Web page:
Dr. Ron Petersen
I try to keep two kinds of studies cooking simultaneously. In one type, I want to know the mating systems of many species of mushrooms (and their relatives) for the following reasons: 1) the mating system of a mushroom (bipolar or tetrapolar or amphithallic) is just as good a taxonomic character as, say, clamp connections or pigment deposition; 2) only by assessing several species of a genus can the consistency of mating systems be analysed. For example, it was always assumed that Marasmius was a coherent genus, but when we assessed mating systems within the genus, we found that certain SECTIONS (groups WITHIN a genus) were tetrapolar, others bipolar, and that one SUBSECTION seemed consistently amphithallic. This sent up a red flag of concern: was Marasmius really coherent, or were there groups which exhibited similar taxonomic characters, but had their origins in several separate places? Now, some years later, DNA sequences are showing a heterogeneous evolution, telegraphed previously by mating studies.
The second type of research deals with deeper, more exploratory work with a small group of species. The latest completed research has been with Omphalotus, the "jack o'lantern mushrooms." Five "species" were represented, and each was mated with all the rest, so that almost 100 matings were done in each experiment. The result was that the California taxon (O. livascens), the Florida taxon (O. subilludens) and the southern European taxon (O. olearius) were clearly one species, nearly 100% compatible in all combinations. Amazingly, the Appalachian taxon (O. illudens) was sexually very separate, an unexpected result considering its location so near Florida, and even more surprising, the Australian species (O. nidiformis) was able to mate at low frequencies with all of those mentioned above. Conclusion: While allopatric speciation has clearly occured between O. nidiformis and other Omphalotus species, the formation of reproductive barriers has been incomplete. In this case, evolution of reproductive barriers and morphological evolution are disconnected. In fact, NONE of the "species" was reproductively totally isolated, regardless of geographic distribution, geographic isolation, morphological dissimilarities, or presumed time-length of separation from one another (i.e. the Australian species differs considerably in color and form, and may have been separated from the others by a minimum of 175,000,000 years!).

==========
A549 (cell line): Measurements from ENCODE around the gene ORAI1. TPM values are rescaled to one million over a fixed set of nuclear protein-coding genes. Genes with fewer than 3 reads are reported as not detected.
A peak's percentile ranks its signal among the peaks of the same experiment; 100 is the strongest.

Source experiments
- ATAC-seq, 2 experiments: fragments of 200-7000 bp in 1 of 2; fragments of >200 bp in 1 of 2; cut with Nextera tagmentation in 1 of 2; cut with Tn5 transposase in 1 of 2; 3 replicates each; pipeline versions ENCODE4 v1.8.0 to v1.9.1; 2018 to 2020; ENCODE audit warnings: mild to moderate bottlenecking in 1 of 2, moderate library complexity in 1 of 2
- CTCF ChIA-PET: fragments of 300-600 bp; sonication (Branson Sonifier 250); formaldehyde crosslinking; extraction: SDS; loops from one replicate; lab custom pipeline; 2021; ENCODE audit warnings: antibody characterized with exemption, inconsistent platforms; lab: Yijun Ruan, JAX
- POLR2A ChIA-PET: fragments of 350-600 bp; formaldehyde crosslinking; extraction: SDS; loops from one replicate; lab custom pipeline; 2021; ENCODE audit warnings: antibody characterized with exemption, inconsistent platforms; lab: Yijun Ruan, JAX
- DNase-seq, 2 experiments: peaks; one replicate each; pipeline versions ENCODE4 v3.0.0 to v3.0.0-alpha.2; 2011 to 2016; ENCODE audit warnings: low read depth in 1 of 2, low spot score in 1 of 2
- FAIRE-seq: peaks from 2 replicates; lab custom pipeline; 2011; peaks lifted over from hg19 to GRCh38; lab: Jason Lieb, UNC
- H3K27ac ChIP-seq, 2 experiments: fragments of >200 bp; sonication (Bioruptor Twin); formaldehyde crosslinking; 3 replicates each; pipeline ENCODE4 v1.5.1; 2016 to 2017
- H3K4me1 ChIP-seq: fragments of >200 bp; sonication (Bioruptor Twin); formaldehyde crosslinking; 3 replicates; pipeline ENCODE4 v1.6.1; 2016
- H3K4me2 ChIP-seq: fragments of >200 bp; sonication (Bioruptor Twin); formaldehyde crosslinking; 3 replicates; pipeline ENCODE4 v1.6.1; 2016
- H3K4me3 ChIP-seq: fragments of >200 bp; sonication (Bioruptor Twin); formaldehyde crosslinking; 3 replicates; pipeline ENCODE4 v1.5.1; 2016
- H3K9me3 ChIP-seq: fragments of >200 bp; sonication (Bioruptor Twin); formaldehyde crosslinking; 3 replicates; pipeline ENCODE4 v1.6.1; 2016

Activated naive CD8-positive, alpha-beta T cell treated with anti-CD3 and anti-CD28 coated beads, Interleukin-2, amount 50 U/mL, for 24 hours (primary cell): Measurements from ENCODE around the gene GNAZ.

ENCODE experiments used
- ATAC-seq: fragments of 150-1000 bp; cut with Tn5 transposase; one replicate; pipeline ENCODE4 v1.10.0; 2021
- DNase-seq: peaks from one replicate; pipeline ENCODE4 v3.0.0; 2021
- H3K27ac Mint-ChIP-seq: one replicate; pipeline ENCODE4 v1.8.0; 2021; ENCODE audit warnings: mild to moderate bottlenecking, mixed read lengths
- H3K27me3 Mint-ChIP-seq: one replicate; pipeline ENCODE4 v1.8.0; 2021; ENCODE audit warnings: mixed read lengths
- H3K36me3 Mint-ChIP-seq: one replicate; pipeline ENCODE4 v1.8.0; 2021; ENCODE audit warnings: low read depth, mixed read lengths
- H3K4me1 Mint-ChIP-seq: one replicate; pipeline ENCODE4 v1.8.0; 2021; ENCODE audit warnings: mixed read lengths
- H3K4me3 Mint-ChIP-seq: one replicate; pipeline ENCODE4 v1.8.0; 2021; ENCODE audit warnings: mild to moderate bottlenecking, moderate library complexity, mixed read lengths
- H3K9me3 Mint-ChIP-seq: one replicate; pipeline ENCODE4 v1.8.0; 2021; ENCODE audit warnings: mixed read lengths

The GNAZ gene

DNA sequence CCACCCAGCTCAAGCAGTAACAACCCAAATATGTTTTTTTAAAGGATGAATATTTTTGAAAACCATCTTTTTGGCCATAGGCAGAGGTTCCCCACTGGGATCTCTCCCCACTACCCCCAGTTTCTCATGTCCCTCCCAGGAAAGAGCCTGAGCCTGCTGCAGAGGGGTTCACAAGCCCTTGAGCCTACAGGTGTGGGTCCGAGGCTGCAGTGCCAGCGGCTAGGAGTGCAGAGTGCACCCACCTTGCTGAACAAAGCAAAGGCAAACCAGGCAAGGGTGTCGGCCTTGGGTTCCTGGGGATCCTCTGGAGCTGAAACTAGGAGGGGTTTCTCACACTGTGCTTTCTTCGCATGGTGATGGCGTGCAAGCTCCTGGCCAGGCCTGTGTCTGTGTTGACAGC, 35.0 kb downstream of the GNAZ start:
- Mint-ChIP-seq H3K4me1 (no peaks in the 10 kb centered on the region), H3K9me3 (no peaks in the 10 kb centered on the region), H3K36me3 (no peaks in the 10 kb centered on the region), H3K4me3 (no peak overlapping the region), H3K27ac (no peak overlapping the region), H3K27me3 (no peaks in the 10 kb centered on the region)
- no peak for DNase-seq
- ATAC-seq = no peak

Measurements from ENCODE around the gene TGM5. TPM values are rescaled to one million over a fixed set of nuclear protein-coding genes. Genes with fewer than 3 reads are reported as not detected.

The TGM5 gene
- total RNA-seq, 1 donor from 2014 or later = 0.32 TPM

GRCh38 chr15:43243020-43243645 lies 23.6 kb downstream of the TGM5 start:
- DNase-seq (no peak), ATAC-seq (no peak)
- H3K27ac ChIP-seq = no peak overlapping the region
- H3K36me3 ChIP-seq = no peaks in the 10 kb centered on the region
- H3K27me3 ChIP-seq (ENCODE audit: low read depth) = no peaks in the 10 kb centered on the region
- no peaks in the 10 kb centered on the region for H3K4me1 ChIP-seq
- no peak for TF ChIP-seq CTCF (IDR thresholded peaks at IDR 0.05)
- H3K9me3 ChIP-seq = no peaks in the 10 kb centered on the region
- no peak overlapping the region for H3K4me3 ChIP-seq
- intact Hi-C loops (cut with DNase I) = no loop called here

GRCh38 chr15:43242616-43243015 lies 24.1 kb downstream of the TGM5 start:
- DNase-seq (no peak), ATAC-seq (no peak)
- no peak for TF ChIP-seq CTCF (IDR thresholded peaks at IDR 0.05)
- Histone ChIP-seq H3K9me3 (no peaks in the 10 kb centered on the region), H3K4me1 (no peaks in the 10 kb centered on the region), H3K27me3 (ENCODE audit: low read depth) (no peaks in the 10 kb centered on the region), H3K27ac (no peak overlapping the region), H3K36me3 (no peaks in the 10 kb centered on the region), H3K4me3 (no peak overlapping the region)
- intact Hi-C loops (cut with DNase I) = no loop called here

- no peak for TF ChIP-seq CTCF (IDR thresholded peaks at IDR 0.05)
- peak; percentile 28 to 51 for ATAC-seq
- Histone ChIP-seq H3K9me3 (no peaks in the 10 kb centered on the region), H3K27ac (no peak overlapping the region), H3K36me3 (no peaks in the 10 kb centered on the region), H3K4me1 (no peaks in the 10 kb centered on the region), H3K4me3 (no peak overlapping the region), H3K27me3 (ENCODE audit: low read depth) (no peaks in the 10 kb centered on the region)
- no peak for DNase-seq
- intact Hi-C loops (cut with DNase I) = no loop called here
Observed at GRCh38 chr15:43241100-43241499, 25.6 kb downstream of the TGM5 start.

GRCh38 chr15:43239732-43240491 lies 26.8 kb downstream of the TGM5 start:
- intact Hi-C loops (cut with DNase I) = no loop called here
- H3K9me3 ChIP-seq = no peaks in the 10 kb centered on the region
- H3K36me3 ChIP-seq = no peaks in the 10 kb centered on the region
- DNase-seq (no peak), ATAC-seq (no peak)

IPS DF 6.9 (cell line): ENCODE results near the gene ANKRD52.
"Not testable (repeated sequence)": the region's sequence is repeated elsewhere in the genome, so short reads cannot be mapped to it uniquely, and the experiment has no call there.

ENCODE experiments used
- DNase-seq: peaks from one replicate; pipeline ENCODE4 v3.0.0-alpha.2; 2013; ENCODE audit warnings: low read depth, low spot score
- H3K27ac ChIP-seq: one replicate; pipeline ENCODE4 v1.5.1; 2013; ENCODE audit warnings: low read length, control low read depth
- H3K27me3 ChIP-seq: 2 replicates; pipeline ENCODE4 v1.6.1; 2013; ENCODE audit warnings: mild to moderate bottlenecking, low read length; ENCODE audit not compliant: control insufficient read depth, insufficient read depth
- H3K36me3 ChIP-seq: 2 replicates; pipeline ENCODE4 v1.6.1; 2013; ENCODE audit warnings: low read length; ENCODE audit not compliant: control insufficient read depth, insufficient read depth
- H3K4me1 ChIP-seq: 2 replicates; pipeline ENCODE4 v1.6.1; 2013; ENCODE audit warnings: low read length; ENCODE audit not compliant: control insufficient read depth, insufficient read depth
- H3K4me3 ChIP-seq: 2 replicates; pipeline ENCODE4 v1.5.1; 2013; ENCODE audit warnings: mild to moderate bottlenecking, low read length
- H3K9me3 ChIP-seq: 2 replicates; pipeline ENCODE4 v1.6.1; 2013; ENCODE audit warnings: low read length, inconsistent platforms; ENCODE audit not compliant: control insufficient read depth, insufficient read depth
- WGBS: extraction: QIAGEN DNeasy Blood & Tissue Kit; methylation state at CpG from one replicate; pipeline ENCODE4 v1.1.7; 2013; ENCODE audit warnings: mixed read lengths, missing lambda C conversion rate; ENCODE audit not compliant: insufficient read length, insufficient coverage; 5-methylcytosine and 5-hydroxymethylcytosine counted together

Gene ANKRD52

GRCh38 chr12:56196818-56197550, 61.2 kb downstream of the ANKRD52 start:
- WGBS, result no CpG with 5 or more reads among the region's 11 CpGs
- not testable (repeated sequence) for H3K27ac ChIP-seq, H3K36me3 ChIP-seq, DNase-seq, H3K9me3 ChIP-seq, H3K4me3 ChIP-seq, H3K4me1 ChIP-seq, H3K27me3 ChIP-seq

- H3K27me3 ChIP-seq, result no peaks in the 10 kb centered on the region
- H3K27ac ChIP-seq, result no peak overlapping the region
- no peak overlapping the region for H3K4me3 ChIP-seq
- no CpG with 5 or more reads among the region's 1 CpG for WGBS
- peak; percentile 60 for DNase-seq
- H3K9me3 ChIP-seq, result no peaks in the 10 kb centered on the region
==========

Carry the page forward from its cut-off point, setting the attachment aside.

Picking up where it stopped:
Our latest big project concerns the "fuzzy-foot mushroom" (Flammulina velutipes and relatives). We have attacked the poor, defenseless genus from the following flanks: 1) Scott Redhead (Ottawa, Canada) has examined fruitbodies, and has concluded that there are several additional undescribed taxa within Flammulina; 2) Petersen finds the same general conclusion using compatibility experiments; 3) Karen Hughes and Andy Methven have produced phylogenies based on DNA RFLPs and DNA sequences, and they show the RELATIONSHIPS between these taxa, not just their similarities; and 4) Nadya Psurtseva (St. Petersburg, Russia) has grown the cultures on agar media for physiological characterization.
Two things are clear: 1) lots of the physiological literature (i.e. how to fruit the mushroom; the effects of light, temperature, humidity, etc.) have NOT dealt with the mushroom named in their titles; and 2) most of the taxa are NOT clearcut, but interbreed or hybridize at low levels, presumably in nature. This makes our man-made taxonomy somewhat muddy.
I hope this gives you a taste of my pursuits. Take a peek at the interests of Karen Hughes and our students for a more complete picture.
Dr. Ron Petersen
The University of Tennessee
437 Hesler Biology Building
Knoxville, TN 37996-1100
Phone: (423) 974-6217